Page last updated at 00:05 GMT, Wednesday, 5 November 2008

A silver lining for the credit crunch?

Money Talk
By Ronnie Ludwig
Saffery Champness, Chartered Accountants

Ronnie Ludwig
Ronnie Ludwig

We are all feeling the pinch of the tightened economic conditions with falling values and falling, or non existent, profits.

However, there is a silver lining as, provided any losses are carefully managed, the tax system can work to your advantage and significant savings can be made.

This is particularly true in the areas of inheritance tax and income tax.

Somewhat counter-intuitively, this could also be a good time to put any spare cash into your pension fund.

Minimise your inheritance tax liability

If you are looking to give to future generations, now might be the perfect time to give tax efficiently.

This is because plummeting share values and declining property prices mean that the value of your estate could be at its lowest point for some time, and therefore the tax "cost" of lifetime gifting maybe be minimal, or even nil.

Falling asset values work in your favour

There are two key ways to minimise inheritance tax (IHT) on your gifts: exempt transfers - gifts with a value of less than 3,000 per annum, and potentially exempt transfers (PETs).

So, if the value of, say an investment, has now dipped below 3,000, you will be able to give this away now with no IHT due, assuming no other gifts have been made in the current tax year.

In addition, if you didn't use your 3,000 last year this may be carried forward for a maximum of 12 months, so 6,000 could be gifted now, free from IHT. This figure is doubled for married couples.

PETs are gifts made during a tax year that are above the 3,000 annual allowance but which still fall within the IHT nil rate band, currently 312,000.

A PET is exempt from IHT provided it is made more than seven years prior to the death of the donor.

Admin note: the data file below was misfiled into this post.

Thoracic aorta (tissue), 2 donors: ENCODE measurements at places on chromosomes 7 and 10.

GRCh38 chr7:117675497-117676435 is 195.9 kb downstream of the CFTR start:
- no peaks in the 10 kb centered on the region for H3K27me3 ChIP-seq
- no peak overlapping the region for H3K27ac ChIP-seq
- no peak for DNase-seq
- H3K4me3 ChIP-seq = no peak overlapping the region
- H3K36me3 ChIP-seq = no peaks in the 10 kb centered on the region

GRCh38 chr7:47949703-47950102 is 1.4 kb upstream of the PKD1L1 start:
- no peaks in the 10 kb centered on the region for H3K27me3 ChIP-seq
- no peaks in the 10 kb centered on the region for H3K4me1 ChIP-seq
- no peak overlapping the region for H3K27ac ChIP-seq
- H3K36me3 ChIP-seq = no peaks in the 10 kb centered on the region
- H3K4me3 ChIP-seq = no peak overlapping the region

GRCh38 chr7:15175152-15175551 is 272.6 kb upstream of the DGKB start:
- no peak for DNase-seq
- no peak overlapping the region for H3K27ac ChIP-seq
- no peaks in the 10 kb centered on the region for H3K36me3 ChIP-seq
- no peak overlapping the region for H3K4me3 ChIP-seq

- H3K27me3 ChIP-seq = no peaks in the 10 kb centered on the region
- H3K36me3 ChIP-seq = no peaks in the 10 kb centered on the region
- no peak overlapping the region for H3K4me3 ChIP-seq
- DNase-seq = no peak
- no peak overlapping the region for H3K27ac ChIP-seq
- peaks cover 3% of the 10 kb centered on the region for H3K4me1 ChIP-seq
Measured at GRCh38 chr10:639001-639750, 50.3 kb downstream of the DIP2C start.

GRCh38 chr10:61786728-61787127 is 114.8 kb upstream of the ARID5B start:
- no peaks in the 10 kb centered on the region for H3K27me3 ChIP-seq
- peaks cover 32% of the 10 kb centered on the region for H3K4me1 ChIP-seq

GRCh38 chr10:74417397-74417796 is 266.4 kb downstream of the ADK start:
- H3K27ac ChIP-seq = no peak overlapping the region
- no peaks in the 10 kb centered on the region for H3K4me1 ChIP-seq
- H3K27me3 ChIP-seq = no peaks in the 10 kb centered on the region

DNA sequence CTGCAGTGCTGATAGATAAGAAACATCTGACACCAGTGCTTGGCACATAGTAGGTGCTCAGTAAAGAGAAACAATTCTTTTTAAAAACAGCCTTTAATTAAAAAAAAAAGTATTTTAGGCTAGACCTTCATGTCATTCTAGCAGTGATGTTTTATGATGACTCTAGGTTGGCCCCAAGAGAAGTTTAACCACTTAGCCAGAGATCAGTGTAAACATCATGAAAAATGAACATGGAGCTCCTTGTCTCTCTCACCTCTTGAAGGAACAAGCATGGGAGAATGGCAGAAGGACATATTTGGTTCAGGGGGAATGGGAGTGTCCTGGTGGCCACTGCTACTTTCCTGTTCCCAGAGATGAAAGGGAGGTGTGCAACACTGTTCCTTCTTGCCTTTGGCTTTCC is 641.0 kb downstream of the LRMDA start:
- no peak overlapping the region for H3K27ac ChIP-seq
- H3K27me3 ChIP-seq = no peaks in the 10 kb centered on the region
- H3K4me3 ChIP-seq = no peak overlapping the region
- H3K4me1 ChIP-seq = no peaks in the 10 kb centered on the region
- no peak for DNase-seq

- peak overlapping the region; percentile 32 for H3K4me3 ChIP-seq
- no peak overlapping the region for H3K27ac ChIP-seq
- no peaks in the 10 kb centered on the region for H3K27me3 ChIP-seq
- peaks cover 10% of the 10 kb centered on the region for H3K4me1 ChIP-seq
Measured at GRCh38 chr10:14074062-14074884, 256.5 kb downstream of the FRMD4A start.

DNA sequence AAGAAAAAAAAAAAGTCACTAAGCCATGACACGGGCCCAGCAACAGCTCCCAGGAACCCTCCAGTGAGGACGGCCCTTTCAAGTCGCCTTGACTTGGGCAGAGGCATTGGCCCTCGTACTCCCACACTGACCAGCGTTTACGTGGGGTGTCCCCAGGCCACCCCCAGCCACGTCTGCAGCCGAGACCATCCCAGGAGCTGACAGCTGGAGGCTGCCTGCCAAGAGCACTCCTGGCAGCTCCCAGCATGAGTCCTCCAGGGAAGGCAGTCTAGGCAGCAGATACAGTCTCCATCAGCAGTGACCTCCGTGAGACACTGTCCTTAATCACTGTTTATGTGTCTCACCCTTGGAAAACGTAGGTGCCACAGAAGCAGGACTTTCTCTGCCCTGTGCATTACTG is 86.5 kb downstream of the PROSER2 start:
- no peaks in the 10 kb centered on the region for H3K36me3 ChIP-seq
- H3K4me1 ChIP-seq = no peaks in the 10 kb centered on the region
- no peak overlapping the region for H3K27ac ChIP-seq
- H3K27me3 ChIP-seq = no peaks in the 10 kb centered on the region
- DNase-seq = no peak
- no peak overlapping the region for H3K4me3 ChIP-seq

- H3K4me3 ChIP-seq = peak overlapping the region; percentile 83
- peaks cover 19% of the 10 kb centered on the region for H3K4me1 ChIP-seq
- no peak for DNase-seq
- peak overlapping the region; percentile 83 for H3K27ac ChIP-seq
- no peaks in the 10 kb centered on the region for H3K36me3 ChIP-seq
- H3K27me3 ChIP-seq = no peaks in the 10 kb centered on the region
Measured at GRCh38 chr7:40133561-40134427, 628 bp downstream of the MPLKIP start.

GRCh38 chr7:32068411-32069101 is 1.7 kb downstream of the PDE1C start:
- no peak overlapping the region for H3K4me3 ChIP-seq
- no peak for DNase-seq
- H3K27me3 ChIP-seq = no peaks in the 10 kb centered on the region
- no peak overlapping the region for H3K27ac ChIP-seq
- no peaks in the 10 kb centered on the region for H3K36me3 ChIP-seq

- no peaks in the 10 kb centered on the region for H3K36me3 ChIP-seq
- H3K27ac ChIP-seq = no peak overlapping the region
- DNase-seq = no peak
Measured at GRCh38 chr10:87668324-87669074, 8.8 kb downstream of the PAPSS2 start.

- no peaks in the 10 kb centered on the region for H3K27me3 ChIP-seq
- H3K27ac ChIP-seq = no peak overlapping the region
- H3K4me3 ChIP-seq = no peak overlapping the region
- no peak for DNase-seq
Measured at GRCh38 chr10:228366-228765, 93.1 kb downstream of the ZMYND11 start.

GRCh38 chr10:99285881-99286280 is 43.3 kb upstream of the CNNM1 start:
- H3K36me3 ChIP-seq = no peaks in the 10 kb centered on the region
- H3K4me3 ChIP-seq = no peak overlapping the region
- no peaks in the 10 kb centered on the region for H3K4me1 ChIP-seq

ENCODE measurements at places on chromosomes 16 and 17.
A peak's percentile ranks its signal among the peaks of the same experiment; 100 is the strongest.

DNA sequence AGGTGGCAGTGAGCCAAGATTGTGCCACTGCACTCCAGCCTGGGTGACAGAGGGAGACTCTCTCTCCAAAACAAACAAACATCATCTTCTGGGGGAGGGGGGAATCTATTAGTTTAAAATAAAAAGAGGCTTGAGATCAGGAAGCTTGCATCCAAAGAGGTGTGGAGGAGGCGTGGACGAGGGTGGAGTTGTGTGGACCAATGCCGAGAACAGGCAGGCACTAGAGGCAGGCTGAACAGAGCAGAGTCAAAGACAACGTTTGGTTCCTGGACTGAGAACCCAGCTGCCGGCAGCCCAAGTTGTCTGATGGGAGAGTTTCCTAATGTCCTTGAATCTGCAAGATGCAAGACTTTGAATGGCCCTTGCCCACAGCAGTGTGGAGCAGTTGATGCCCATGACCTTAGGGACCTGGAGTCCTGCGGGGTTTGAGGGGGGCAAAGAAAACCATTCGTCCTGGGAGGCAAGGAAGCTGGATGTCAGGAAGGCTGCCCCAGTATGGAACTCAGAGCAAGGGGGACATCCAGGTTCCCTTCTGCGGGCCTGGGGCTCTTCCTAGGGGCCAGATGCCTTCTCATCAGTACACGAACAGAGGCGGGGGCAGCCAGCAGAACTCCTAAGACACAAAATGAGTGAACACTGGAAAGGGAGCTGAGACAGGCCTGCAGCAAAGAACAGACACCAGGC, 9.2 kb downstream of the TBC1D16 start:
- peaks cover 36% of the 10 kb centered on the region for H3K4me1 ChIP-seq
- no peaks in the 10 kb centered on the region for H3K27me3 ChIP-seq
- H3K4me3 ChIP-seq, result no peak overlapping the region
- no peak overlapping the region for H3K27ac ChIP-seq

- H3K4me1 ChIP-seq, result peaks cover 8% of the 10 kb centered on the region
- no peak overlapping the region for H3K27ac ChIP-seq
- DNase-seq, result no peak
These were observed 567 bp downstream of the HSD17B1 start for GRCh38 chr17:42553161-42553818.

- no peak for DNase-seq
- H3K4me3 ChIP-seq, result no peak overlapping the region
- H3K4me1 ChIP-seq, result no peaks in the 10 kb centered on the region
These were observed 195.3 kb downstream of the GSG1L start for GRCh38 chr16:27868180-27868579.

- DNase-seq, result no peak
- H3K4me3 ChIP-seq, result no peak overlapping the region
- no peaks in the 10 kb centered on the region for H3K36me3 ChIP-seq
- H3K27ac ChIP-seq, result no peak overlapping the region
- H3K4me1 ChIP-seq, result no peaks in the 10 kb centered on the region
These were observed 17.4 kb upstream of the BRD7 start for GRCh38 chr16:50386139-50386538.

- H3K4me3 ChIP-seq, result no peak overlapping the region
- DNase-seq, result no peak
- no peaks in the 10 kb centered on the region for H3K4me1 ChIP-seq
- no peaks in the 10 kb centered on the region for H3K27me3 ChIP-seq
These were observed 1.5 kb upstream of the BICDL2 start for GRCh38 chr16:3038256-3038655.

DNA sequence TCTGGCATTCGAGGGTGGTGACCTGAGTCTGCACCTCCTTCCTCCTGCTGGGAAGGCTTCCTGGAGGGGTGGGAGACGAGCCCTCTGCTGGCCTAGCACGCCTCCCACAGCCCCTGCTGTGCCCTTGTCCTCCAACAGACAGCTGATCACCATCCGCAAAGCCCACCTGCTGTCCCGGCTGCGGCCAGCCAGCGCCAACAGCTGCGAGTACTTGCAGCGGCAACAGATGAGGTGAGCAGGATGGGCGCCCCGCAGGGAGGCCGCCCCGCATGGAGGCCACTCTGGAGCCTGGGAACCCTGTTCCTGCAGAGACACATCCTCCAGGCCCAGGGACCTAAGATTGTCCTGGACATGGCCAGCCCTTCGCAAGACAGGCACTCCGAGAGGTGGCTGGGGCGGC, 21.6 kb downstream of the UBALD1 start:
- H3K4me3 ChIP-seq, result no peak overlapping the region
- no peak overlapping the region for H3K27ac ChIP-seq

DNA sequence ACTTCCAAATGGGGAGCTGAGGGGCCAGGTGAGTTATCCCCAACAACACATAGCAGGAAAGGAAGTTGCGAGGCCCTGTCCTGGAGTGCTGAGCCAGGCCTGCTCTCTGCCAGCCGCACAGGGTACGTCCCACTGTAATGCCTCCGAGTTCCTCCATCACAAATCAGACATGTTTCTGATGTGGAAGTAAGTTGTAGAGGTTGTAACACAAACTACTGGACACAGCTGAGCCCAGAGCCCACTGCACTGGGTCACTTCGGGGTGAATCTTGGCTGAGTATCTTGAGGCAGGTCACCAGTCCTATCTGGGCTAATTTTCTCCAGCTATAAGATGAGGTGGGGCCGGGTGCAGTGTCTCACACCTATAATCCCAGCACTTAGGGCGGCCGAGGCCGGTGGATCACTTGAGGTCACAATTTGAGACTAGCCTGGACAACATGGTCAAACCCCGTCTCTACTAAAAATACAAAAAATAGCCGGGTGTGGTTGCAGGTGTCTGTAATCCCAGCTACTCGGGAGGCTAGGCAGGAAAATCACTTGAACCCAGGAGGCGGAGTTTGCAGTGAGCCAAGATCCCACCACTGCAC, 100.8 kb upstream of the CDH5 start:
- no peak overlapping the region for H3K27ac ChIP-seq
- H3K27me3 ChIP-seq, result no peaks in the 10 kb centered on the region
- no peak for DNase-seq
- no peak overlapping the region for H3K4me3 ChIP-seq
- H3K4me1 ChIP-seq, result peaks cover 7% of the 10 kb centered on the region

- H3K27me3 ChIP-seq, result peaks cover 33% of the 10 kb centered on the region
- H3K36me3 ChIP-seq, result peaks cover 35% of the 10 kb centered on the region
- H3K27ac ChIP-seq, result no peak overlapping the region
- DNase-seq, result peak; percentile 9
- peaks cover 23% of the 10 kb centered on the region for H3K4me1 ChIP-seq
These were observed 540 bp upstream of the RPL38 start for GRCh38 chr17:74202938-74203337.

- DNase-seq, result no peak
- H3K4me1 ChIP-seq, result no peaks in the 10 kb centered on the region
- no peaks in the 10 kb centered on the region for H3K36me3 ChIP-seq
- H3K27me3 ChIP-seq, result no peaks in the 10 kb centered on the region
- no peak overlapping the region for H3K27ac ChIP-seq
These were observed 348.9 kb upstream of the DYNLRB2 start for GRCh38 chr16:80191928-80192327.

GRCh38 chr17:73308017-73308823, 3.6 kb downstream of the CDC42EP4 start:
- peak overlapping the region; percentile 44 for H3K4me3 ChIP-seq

With prices falling, a second home or a share portfolio that would not have satisfied the conditions to be a PET previously, may well do so now.

Whilst such transfers can be IHT free, capital gains tax (CGT) will be levied in the tax year that you make the gift.

Here again, falling asset values work in your favour. This is because CGT is calculated by subtracting the acquisition cost of the asset from its value at the time that it is gifted.

There is also a 9,600 annual CGT exemption. Because many asset values have fallen, there may now be no CGT to pay upon gifting.

Manage losses on buy-to-let properties efficiently

With current economic conditions and mortgage rates tightening, a number of buy-to-let landlords have found themselves with no tenants but have retained the usual maintenance costs, insurances, etc - so they are making a loss.

Comedian Leonard Rossiter
Even the most curmudgeonly landlord may find some opportunities.

From a tax perspective, this loss can either be offset against other property income in the same year, or carried forward indefinitely to be relieved against future property income.

This offers some immediate relief, or at the very least a light at the end of the tunnel.

For those who own "qualifying furnished holiday lettings", such as property that is let for short periods of time to tenants coming for a holiday, the news is even better.